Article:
If you’re an employer, the federal government is currently allowing you to defer Social Security tax payments you normally pay for having employees. You will be eligible to defer the payment of these tax bills throughout the remainder of 2020. The program was put into effect on March 27 as part of the COVID-19 relief bill called the CARES Act.
Every quarter, you must pay Social Security taxes for the employees you have on payroll. Each payment has two parts: the amount that is withheld from employees and the amount that you as an employer have to pay. Under the CARES Act, you are now able to defer strictly the employer portion of these taxes. For self-employed individuals not running payroll, this will apply to your self-employment taxes.
How do I defer my tax payments?
No action is required on your part yet. The IRS Form 941 for April to June 2020 will be updated to reflect this. For applicable taxes that occurred after March 27th and before March 31st, the IRS will provide an update on how to defer these taxes through either a credit or refund on what was already paid.
I’m self-employed and don’t have payroll. How does this program apply to me?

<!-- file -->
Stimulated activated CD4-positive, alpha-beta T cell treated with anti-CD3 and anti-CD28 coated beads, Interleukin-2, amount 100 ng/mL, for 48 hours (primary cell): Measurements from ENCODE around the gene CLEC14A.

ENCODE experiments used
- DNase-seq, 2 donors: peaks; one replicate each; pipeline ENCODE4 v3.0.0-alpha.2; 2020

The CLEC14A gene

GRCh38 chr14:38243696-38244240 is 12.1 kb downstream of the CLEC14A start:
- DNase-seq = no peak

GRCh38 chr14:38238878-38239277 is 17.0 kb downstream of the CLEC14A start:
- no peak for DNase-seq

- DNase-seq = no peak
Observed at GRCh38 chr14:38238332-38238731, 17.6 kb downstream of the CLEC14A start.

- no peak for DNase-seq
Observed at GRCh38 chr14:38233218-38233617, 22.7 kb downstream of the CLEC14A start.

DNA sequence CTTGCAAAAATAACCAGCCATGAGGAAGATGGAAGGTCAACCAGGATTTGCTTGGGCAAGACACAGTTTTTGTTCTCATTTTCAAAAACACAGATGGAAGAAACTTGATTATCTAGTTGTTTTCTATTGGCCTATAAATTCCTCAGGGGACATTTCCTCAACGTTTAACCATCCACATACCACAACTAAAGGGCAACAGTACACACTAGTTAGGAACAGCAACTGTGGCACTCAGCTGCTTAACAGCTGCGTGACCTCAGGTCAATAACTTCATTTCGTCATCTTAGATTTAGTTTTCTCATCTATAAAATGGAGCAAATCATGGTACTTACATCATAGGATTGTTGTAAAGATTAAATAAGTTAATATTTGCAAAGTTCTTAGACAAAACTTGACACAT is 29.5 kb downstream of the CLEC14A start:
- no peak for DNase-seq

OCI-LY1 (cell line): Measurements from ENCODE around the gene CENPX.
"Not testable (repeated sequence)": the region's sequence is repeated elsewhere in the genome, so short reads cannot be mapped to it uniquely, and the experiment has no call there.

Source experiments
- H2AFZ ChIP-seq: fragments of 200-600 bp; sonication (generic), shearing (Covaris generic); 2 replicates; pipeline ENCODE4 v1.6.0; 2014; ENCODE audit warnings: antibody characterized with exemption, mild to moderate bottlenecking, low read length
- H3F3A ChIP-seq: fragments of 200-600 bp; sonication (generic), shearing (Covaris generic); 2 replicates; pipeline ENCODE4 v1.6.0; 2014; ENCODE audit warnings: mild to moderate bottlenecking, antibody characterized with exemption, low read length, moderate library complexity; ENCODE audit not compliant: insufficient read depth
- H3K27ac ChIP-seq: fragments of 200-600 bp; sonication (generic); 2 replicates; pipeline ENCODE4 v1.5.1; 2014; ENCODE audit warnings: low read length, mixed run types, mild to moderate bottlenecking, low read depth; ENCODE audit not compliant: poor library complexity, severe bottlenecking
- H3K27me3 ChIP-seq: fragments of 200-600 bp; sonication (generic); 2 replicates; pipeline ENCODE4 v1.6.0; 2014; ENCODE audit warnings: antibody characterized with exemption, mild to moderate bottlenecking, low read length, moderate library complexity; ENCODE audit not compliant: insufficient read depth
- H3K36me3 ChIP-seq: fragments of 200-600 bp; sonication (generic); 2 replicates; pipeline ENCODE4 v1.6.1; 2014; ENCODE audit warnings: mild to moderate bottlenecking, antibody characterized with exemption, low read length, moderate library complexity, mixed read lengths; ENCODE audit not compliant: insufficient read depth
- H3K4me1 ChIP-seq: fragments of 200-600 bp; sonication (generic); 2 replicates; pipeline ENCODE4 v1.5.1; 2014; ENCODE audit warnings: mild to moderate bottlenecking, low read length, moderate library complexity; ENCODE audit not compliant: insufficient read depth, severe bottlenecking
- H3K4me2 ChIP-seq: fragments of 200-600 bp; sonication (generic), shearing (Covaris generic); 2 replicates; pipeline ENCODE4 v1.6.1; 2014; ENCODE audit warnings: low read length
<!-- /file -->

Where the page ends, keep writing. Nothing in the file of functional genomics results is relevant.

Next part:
Self-employment tax can be deferred as well so long as your fiscal year ends between March 27 and December 31, 2020. If you’re self-employed, you are eligible to defer 50% of the Social Security tax you must pay based on your net earnings in 2020. More information on how this will work will be made available closer to tax filing.
When will I have to pay the deferred tax payments?
You will have to pay 50% of your tax bill by December 31st, 2021 with the remainder paid by December 31st, 2022.
What if I have a PPP loan I’m using for payroll?
If you have received forgiveness on your PPP loan before June 30th, 2020, this program will not be available to you and you will still be responsible to pay those taxes with penalties incurred if you do not pay them.
If you currently have a PPP loan you will be applying for forgiveness on, you can defer your taxes until you’ve either received forgiveness or had your application rejected. If you’ve had your application for forgiveness approved, you will have to pay the taxes you had deferred immediately. If you’ve been rejected, you will have to pay the deferred taxes under the standard terms of 50% before December 31st, 2021 and the remainder paid by December 31st, 2022.
Can I defer my taxes and still pursue employee retention tax credits?
Yes, if you are deferring your tax payments, you can still apply for the employee retention credits. You will not be penalized for not paying the tax bill while you figure out what you are eligible to receive as a retention credit.